I was very happy to see a copy of Forbidden Island in the Digital office when I started a few weeks ago. I'm assured they do play it from time to time and it seems to me it's already had a definite positive influence on the way the team is organised and the way they collaborate on projects.

forbidden island game in progress

 

Careful with that axe

Before starting at Bath I was a solo freelancer working from home. Collaborating with yourself is a strange process. Without the input and interruption of colleagues I found I had to create time and space to step away from the pixels of doom and let my brain solve problems in the background. Slamming an axe into a pile of logs was my preferred distraction. It kept me warm twice over as well.

Before my freelance days I worked at the BBC, an institution famous for encouraging a culture of big brothers gleefully bankrupting colleagues with their massed ranks of new ideas. In hindsight I think it’s more to do with the size of the organisation and the ambition of the employees than a deliberate policy, but the endless duplication and competition is a little tiring.

 

The collaboration game

So it’s with relief I’ve found the Digital team at Bath is built around shared decision making and collaboration rather than duplication and competition. Solutions are discussed in advance to make sure the best plan is followed. Project management tool Trello is used to breakdown complex tasks and document the process like a giant digital worry jar. This also helps avoid single points of failure. If someone goes sick, they’ve usually left notes on what they were doing so anyone else can step in. Pair working is a way of life...

pear-working

 

It takes a little longer at the start but it makes things calmer in the long run. And all the discussion and documentation build in the crucial time for background problem solving without the need to take an axe to anything.  Actually, I miss that part of the day if I'm honest. Cropping virtual images in Photoshop isn't quite as satisfying as splitting logs in the real world. Though burying the hatchet is definitely a good skill to have for this thoroughly pragmatic team.

 

How we learned to stop worrying and love the blog

📥  Blogs, Communication, Team

In the Before time...

There was a time, long ago, when the Digital team posted regularly on the blog.

Looking back to February 2015, we published 13 posts that month. Among other things, we blogged about typesetting, Github, and using Flow to manage editorial calendars.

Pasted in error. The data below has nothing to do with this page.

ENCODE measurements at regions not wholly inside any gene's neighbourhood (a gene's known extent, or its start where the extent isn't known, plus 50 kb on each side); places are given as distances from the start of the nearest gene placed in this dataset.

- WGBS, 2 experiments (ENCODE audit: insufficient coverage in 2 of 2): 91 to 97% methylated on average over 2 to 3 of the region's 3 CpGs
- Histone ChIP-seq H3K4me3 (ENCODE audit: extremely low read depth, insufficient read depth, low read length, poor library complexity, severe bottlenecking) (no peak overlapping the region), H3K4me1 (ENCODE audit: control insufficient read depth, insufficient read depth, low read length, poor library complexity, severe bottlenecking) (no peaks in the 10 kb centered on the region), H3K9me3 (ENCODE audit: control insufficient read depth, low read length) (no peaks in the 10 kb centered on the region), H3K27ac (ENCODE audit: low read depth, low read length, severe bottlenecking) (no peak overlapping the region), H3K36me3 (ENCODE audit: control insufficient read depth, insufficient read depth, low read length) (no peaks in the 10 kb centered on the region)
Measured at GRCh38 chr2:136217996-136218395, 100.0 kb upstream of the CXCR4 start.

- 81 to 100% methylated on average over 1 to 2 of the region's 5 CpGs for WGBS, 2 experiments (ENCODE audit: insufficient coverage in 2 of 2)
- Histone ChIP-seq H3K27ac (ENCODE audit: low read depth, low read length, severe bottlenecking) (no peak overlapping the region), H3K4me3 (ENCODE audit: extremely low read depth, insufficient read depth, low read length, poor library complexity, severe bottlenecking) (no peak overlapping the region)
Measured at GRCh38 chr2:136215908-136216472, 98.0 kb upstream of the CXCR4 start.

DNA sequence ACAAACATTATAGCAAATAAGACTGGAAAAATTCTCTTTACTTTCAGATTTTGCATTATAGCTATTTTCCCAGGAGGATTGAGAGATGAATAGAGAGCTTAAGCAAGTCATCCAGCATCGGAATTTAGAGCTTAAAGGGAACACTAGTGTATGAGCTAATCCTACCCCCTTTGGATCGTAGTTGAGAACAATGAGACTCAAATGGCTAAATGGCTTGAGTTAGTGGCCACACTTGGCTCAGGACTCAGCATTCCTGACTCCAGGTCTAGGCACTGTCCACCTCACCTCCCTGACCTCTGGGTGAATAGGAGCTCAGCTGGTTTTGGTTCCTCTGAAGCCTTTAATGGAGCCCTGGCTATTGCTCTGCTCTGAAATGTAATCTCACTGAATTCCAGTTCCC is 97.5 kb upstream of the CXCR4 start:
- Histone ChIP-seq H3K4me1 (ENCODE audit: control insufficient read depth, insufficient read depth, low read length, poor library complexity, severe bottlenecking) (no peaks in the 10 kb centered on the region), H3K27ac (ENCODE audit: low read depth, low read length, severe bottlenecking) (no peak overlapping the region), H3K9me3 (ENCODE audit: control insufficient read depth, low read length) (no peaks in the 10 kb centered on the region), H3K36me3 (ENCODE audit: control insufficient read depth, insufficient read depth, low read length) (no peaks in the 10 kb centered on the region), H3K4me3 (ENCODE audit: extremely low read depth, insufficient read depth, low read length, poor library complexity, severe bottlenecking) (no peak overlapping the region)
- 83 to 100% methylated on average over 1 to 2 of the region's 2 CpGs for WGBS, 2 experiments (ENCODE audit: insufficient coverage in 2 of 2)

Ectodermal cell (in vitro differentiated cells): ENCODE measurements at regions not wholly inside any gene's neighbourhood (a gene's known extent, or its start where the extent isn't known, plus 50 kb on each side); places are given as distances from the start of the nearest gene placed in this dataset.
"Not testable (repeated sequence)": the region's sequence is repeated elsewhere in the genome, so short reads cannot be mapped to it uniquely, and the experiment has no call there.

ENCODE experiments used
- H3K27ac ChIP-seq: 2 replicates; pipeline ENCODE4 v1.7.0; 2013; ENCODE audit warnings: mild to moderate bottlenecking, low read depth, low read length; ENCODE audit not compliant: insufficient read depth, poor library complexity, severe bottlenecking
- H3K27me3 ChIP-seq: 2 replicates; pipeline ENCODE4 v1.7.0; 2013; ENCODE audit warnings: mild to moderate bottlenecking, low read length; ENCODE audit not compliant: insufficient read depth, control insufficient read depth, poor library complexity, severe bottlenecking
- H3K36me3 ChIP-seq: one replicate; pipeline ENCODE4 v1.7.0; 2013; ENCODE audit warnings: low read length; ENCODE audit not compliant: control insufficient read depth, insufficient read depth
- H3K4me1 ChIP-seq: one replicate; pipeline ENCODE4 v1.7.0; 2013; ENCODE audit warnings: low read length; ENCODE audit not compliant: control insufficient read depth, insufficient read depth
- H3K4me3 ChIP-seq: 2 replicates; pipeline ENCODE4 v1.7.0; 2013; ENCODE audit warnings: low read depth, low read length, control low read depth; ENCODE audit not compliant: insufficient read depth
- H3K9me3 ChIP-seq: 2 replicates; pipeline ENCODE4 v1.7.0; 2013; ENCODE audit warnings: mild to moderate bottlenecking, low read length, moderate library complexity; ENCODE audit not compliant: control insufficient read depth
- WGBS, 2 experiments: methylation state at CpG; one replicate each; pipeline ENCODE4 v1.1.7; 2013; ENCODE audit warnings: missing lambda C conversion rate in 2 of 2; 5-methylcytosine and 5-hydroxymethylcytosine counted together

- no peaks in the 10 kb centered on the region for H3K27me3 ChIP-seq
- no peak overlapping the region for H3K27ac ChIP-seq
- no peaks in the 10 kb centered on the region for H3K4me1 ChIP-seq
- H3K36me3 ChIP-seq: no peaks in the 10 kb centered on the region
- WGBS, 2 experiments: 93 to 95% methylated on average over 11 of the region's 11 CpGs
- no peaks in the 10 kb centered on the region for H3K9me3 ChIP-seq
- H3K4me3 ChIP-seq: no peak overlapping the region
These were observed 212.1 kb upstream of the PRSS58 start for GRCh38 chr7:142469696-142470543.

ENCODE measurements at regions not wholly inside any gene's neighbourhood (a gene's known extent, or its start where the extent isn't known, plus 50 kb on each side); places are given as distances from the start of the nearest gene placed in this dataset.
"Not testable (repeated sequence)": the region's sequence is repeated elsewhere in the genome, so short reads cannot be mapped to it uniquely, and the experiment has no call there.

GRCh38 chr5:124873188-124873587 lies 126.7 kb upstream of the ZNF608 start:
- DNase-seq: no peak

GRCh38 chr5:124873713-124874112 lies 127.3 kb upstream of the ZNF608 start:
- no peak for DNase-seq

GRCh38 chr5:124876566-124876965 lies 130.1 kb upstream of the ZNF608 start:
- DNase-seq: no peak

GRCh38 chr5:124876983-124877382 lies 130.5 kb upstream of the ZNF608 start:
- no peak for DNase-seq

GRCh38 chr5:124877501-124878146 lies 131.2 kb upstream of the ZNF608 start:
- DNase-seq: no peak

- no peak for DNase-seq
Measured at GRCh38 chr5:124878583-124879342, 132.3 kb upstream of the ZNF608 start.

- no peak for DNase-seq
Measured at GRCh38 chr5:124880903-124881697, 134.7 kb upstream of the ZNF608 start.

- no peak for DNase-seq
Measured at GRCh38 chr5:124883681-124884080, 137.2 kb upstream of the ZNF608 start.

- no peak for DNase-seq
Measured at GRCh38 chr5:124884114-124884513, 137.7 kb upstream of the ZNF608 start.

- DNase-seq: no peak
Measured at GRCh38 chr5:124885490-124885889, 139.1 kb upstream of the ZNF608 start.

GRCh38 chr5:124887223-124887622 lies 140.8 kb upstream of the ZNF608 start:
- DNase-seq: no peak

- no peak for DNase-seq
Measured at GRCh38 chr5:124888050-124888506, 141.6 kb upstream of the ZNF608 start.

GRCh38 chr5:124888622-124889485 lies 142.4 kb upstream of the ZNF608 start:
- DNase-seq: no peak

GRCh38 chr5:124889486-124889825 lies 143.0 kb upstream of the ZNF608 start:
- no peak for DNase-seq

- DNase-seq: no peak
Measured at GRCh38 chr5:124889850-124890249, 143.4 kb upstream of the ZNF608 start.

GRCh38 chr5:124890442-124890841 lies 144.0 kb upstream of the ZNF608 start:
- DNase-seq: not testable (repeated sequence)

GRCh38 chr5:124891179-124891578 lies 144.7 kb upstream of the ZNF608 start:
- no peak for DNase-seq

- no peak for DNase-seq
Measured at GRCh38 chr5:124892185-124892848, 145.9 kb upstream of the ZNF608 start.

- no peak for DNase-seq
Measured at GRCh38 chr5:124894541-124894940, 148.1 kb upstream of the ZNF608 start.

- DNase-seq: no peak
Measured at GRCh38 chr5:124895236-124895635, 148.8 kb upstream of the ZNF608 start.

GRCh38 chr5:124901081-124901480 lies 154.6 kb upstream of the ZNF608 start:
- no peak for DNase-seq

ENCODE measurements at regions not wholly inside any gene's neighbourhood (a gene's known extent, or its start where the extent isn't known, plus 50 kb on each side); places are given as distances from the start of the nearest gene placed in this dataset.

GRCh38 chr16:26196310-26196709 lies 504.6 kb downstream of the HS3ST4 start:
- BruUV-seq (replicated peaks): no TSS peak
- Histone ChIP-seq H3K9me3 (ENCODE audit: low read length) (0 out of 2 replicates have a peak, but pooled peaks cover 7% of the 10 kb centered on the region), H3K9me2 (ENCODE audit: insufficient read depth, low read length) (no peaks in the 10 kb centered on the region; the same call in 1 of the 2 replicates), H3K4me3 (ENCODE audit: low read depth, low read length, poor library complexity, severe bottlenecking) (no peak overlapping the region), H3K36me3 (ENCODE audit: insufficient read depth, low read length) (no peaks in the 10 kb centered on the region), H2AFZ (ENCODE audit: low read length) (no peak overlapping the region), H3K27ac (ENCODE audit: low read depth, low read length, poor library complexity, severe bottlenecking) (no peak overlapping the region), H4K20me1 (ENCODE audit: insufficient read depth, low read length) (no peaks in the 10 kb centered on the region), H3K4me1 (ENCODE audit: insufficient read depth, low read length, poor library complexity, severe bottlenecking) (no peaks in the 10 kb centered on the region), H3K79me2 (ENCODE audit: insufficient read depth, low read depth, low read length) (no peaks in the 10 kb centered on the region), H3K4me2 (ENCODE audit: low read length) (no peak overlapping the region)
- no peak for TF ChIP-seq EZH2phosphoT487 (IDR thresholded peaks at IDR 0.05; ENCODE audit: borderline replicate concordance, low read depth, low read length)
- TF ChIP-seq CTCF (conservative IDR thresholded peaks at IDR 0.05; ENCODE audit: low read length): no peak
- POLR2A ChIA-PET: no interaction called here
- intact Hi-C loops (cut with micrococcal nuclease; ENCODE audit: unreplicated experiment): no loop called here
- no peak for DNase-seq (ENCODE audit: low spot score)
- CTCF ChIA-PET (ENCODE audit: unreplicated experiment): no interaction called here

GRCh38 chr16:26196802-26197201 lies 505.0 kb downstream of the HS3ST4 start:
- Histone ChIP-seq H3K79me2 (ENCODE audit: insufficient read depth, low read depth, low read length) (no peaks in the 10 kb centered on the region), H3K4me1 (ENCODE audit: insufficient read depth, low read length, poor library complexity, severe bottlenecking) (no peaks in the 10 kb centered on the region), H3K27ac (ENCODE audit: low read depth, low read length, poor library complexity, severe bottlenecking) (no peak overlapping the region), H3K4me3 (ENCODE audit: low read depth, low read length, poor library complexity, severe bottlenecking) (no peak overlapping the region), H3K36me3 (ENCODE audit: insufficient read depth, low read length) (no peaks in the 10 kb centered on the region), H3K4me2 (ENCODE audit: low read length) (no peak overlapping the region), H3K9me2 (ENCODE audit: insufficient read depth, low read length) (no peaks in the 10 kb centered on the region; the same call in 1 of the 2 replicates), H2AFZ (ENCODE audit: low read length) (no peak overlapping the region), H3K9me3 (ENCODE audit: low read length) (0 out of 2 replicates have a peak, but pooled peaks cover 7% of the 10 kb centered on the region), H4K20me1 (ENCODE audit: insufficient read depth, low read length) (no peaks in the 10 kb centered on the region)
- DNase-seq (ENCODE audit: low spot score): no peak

And the blog was happy.

Then came the Age of Transition

Jump ahead to August 2016. We published two posts that month and only three in September.

The blog felt a little unloved. We had sidelined it, shunted it down the order of priorities in favour of the transition to the new Content Publisher.

But surely we could do better. The blog deserved it. We deserved it.

The Renaissance

Since the end of last year, we've been giving the blog some love. It started in October when Hanna and I decided to use a One Hour Upgrade to look at how we blog and how we could improve the process.

We started where we usually start, by creating a Trello board and mapping out a process, from coming up with ideas to publishing a post and sharing it on social media. For each stage of the process, we wrote a card to help team members follow the process.

At the top of the ideas column, we made a card listing different types of posts to give people some inspiration.

Screen Shot 2017-02-24 at 09.27.49

 

As it turned out, the team didn't need inspiring. Here's how the board looks today, with its loaded backlog of ideas, healthy 'Currently working on' column, and quickly expanding 'Done' column (WARNING: SPOILERS!!!).

Screen Shot 2017-05-12 at 11.05.48

 

We also made a card for the editorial process, which mostly involves an informal fortnightly meeting involving anyone in the Digital team who wants to be there. We keep these casual by wheeling our swivel chairs into the middle of the office and chatting through any ideas we've had, flagging up posts that need reviews, and solving any problems anyone has.

Screen Shot 2017-02-23 at 10.46.09

 

Although we set out the process like this, we try to keep it all fairly relaxed. Not everyone on our team loves writing as much as the Content folks, so we let people go at their own speed and use their own style.

Some blogs (like this one) start as a Show & Tell presentation. Some spend a while as notes, bouncing back and forth between team members until they coalesce (the notes, not the team members), like some primordial organism, into a fully formed post with whole sentences, paragraphs and meaning.

In December 2016, we published nine posts.

Now we be like:

giphy-downsized

 

Back on the road to Blogtopia

Now that we're getting back on track with our blogging, it's tempting to start looking at the analytics and working out what types of post get the most traffic and dwell time. But that's not what this is about, not yet at least.

For now, it's about having words up here that reflect the work we do. The whole team is now writing posts, like Tegan, the UX Designer who blogged about her first big ship and new Editor Rod analysing his first three weeks. We've started a 'Day in the life of...' series which describes what all the different facets of the Digital team get up to on any given day, and we're looking at other ways we can share what we do and how we do it.